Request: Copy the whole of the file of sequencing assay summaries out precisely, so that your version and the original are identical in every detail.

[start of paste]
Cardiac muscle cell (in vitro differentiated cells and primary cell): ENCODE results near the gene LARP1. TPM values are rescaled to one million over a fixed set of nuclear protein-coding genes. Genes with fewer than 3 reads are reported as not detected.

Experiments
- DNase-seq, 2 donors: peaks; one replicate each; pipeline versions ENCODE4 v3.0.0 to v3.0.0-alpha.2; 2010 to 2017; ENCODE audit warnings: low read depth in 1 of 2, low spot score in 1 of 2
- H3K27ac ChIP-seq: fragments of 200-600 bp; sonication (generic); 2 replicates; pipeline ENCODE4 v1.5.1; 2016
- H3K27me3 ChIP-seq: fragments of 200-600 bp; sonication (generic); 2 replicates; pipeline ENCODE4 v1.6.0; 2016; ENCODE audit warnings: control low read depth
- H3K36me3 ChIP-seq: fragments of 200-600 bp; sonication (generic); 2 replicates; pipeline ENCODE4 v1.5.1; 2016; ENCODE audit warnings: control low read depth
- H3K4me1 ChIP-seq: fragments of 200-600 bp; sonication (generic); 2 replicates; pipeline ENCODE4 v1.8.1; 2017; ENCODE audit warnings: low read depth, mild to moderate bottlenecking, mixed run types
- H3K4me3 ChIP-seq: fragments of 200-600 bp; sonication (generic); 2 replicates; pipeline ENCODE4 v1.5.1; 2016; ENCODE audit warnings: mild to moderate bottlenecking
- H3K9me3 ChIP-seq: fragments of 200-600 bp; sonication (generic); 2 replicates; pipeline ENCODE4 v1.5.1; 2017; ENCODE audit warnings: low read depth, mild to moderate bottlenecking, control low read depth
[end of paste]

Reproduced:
Cardiac muscle cell (in vitro differentiated cells and primary cell): ENCODE results near the gene LARP1. TPM values are rescaled to one million over a fixed set of nuclear protein-coding genes. Genes with fewer than 3 reads are reported as not detected.

Experiments
- DNase-seq, 2 donors: peaks; one replicate each; pipeline versions ENCODE4 v3.0.0 to v3.0.0-alpha.2; 2010 to 2017; ENCODE audit warnings: low read depth in 1 of 2, low spot score in 1 of 2
- H3K27ac ChIP-seq: fragments of 200-600 bp; sonication (generic); 2 replicates; pipeline ENCODE4 v1.5.1; 2016
- H3K27me3 ChIP-seq: fragments of 200-600 bp; sonication (generic); 2 replicates; pipeline ENCODE4 v1.6.0; 2016; ENCODE audit warnings: control low read depth
- H3K36me3 ChIP-seq: fragments of 200-600 bp; sonication (generic); 2 replicates; pipeline ENCODE4 v1.5.1; 2016; ENCODE audit warnings: control low read depth
- H3K4me1 ChIP-seq: fragments of 200-600 bp; sonication (generic); 2 replicates; pipeline ENCODE4 v1.8.1; 2017; ENCODE audit warnings: low read depth, mild to moderate bottlenecking, mixed run types
- H3K4me3 ChIP-seq: fragments of 200-600 bp; sonication (generic); 2 replicates; pipeline ENCODE4 v1.5.1; 2016; ENCODE audit warnings: mild to moderate bottlenecking
- H3K9me3 ChIP-seq: fragments of 200-600 bp; sonication (generic); 2 replicates; pipeline ENCODE4 v1.5.1; 2017; ENCODE audit warnings: low read depth, mild to moderate bottlenecking, control low read depth